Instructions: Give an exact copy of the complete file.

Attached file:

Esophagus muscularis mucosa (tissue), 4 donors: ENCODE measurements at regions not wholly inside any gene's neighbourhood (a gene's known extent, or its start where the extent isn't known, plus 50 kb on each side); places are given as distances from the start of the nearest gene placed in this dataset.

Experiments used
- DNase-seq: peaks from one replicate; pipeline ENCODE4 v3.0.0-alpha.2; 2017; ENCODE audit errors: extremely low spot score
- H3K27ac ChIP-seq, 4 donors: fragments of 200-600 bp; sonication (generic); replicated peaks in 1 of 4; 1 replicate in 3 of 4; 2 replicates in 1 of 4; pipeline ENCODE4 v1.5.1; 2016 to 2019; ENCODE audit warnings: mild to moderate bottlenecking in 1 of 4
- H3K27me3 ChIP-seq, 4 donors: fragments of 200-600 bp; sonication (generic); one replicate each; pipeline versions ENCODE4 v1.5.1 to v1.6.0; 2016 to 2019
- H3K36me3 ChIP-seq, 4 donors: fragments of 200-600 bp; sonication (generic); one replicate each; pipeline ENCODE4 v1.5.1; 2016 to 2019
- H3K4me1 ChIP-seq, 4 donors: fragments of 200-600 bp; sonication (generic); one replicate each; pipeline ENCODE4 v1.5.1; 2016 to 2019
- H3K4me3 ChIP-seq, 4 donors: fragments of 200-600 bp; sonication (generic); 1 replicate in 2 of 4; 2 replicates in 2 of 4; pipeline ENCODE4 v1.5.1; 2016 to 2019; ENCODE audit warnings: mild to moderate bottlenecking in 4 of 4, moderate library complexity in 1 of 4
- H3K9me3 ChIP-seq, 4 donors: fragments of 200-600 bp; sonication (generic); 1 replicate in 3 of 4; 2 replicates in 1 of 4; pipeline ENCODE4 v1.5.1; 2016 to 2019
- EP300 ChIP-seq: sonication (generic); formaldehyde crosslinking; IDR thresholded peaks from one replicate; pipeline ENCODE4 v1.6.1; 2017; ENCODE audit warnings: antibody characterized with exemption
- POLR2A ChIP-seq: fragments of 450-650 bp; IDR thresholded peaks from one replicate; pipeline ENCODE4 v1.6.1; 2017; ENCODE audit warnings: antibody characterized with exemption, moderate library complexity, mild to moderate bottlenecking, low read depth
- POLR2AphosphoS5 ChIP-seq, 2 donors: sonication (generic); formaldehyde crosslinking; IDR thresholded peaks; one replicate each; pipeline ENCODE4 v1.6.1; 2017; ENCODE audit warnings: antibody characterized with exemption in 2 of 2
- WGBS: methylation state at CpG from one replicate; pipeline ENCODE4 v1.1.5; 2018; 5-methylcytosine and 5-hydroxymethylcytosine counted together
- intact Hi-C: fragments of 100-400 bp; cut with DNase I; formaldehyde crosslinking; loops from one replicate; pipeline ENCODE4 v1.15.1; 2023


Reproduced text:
Esophagus muscularis mucosa (tissue), 4 donors: ENCODE measurements at regions not wholly inside any gene's neighbourhood (a gene's known extent, or its start where the extent isn't known, plus 50 kb on each side); places are given as distances from the start of the nearest gene placed in this dataset.

Experiments used
- DNase-seq: peaks from one replicate; pipeline ENCODE4 v3.0.0-alpha.2; 2017; ENCODE audit errors: extremely low spot score
- H3K27ac ChIP-seq, 4 donors: fragments of 200-600 bp; sonication (generic); replicated peaks in 1 of 4; 1 replicate in 3 of 4; 2 replicates in 1 of 4; pipeline ENCODE4 v1.5.1; 2016 to 2019; ENCODE audit warnings: mild to moderate bottlenecking in 1 of 4
- H3K27me3 ChIP-seq, 4 donors: fragments of 200-600 bp; sonication (generic); one replicate each; pipeline versions ENCODE4 v1.5.1 to v1.6.0; 2016 to 2019
- H3K36me3 ChIP-seq, 4 donors: fragments of 200-600 bp; sonication (generic); one replicate each; pipeline ENCODE4 v1.5.1; 2016 to 2019
- H3K4me1 ChIP-seq, 4 donors: fragments of 200-600 bp; sonication (generic); one replicate each; pipeline ENCODE4 v1.5.1; 2016 to 2019
- H3K4me3 ChIP-seq, 4 donors: fragments of 200-600 bp; sonication (generic); 1 replicate in 2 of 4; 2 replicates in 2 of 4; pipeline ENCODE4 v1.5.1; 2016 to 2019; ENCODE audit warnings: mild to moderate bottlenecking in 4 of 4, moderate library complexity in 1 of 4
- H3K9me3 ChIP-seq, 4 donors: fragments of 200-600 bp; sonication (generic); 1 replicate in 3 of 4; 2 replicates in 1 of 4; pipeline ENCODE4 v1.5.1; 2016 to 2019
- EP300 ChIP-seq: sonication (generic); formaldehyde crosslinking; IDR thresholded peaks from one replicate; pipeline ENCODE4 v1.6.1; 2017; ENCODE audit warnings: antibody characterized with exemption
- POLR2A ChIP-seq: fragments of 450-650 bp; IDR thresholded peaks from one replicate; pipeline ENCODE4 v1.6.1; 2017; ENCODE audit warnings: antibody characterized with exemption, moderate library complexity, mild to moderate bottlenecking, low read depth
- POLR2AphosphoS5 ChIP-seq, 2 donors: sonication (generic); formaldehyde crosslinking; IDR thresholded peaks; one replicate each; pipeline ENCODE4 v1.6.1; 2017; ENCODE audit warnings: antibody characterized with exemption in 2 of 2
- WGBS: methylation state at CpG from one replicate; pipeline ENCODE4 v1.1.5; 2018; 5-methylcytosine and 5-hydroxymethylcytosine counted together
- intact Hi-C: fragments of 100-400 bp; cut with DNase I; formaldehyde crosslinking; loops from one replicate; pipeline ENCODE4 v1.15.1; 2023